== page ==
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Epistles from the Guild of Lost Angels by Cody Todd

Epistles from the Guild of Lost Angels


Reno is a Woolworth’s that withstood
Judgment Day. The plastic maiden
saw my face, and
the moon is made of bone.
Robotic landscape of the desert.
I grab a mannequin’s severed arm
and scratch my back clean of dirt.
An escalator melts into itself
and whispers: No poem.
I want a theatre
without faces.


Everywhere I walk: dolls.
Some broken, others intact.
Puzzled by the pose,
I pick her up by the wig
stitched to her scalp.
Eyes flop open.
Dirt cakes her eyelashes.
She has won in the end, after all.


Some necessary logic
draws me to the weapons cache:
firearms for sale, just thirty yards
from the baby cribs. With advertisements
and money, the syntax
gets forever shrinks. Exclamation
marks reign supreme. I could spend a lifetime
here and never spend a dime.
This capitalist, who designed flesh-colored

stockings, only to be trumped by that one
who envisioned them in black. I try this
pair on wishing for the neighbor to spy on me
as I slowly take them off.


More than that, I want my palm read
and instruction of some invisible map.
I want tarot card number thirteen.
A burglar alarm,
and then my laughter.
When the rains turn to steam, the paint
on these mannequins—this sisterhood of wood—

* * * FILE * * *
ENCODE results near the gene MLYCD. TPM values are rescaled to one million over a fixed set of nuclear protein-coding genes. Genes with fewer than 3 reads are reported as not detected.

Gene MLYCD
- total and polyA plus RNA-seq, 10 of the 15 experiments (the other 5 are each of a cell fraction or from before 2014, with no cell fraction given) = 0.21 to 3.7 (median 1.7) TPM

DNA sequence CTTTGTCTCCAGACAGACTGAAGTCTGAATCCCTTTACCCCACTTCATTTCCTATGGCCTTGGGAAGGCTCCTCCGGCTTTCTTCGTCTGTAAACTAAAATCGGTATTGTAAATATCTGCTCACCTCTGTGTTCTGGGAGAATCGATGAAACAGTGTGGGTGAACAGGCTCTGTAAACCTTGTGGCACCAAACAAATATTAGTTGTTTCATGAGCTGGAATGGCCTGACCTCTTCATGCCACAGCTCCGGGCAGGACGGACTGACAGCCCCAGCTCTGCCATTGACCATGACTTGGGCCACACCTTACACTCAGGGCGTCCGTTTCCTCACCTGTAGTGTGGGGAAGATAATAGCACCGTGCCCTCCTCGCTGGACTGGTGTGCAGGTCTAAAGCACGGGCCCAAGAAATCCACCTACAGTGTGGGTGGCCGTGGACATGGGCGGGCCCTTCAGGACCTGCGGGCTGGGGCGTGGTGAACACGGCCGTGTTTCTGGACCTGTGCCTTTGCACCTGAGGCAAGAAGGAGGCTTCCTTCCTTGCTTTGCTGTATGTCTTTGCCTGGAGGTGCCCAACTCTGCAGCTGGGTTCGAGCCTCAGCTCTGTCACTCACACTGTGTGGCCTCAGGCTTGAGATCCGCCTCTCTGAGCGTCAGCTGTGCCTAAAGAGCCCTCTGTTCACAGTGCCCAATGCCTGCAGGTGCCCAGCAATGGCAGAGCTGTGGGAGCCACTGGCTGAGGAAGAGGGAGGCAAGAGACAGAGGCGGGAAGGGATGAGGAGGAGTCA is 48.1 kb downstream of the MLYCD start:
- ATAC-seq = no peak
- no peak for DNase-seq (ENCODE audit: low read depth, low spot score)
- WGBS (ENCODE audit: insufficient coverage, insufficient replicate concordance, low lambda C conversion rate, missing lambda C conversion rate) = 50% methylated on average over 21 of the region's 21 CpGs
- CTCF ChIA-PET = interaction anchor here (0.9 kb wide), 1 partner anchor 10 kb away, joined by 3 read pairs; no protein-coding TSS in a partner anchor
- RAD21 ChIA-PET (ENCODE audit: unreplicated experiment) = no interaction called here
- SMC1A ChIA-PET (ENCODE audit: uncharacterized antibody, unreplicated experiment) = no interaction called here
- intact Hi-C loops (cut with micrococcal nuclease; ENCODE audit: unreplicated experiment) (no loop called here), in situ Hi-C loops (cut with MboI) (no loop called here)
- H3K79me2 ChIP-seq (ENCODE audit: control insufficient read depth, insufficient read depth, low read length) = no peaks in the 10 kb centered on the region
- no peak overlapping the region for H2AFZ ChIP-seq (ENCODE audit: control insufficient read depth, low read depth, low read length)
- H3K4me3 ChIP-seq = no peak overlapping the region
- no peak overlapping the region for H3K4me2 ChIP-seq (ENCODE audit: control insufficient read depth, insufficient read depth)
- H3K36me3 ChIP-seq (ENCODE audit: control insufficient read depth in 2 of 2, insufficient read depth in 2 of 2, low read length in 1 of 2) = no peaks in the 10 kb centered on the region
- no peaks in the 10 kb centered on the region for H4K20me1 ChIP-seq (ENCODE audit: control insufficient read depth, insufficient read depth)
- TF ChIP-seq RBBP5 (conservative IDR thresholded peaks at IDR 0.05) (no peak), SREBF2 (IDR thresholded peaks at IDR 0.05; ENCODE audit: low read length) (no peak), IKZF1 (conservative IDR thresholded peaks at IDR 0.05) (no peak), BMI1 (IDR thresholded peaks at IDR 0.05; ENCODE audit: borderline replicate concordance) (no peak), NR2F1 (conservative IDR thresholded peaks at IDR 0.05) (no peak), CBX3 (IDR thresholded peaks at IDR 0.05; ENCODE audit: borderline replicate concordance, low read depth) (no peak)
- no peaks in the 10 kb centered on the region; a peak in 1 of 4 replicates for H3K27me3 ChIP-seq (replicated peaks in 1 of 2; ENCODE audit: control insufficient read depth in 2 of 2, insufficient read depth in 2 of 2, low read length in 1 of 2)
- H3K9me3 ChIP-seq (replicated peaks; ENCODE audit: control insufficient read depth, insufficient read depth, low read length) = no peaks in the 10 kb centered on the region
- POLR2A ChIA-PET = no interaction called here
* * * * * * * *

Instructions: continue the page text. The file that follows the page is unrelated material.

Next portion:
peels, cracks and fails. Of what liberty
is this wooden mouth that cannot open, even

when I peel it into a smile
with a penknife?


The hydrogen bomb
was nicknamed,
Lipstick Lesbian

by some naval joker.
The moon: when a face
is a face and no longer.


Night comes, and all is the milk-white scabs
of my eyes. No hound to shout like a fan
at a football game. No cat to peddle
with its affection and leave me empty
in the night. I play solitaire under
candlelight, and wait for mayflies to fill
these nostrils and two-thousand peculiar
Nevadan bats to swoop in their fine

twilight collective
that ignites me,
until I perish like every star.

Cody Todd is the author of Graffiti Signatures (forthcoming, Main Street Rag) and lives in West Hollywood. His favorite haunt is the Formosa Cafe, where Lee Marvin is reputed to have set fire to the entire block between Willoughby and Santa Monica Blvd (aka US Route 66). You can find him pacing around the Venice boardwalk to catch his bearings at least once a month. He is also the Managing Editor & co-creator of the online literary journal, The Offending Adam (www.theoffendingadam.com).